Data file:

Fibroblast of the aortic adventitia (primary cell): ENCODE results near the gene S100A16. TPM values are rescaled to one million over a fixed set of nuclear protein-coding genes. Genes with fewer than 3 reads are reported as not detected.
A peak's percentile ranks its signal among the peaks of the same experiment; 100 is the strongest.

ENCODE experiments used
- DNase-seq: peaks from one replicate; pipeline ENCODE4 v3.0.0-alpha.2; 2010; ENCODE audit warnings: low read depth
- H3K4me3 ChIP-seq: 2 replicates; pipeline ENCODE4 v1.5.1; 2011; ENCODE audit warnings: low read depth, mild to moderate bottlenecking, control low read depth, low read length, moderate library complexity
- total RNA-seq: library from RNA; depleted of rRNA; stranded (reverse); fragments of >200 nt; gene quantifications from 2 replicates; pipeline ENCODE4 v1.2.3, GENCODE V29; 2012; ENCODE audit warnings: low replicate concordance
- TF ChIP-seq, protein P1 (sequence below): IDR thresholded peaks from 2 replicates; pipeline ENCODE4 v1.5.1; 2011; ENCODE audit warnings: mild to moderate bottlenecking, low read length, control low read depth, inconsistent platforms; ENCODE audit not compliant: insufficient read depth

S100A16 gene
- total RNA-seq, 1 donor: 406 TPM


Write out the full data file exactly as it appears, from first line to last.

Fibroblast of the aortic adventitia (primary cell): ENCODE results near the gene S100A16. TPM values are rescaled to one million over a fixed set of nuclear protein-coding genes. Genes with fewer than 3 reads are reported as not detected.
A peak's percentile ranks its signal among the peaks of the same experiment; 100 is the strongest.

ENCODE experiments used
- DNase-seq: peaks from one replicate; pipeline ENCODE4 v3.0.0-alpha.2; 2010; ENCODE audit warnings: low read depth
- H3K4me3 ChIP-seq: 2 replicates; pipeline ENCODE4 v1.5.1; 2011; ENCODE audit warnings: low read depth, mild to moderate bottlenecking, control low read depth, low read length, moderate library complexity
- total RNA-seq: library from RNA; depleted of rRNA; stranded (reverse); fragments of >200 nt; gene quantifications from 2 replicates; pipeline ENCODE4 v1.2.3, GENCODE V29; 2012; ENCODE audit warnings: low replicate concordance
- TF ChIP-seq, protein P1 (sequence below): IDR thresholded peaks from 2 replicates; pipeline ENCODE4 v1.5.1; 2011; ENCODE audit warnings: mild to moderate bottlenecking, low read length, control low read depth, inconsistent platforms; ENCODE audit not compliant: insufficient read depth

S100A16 gene
- total RNA-seq, 1 donor: 406 TPM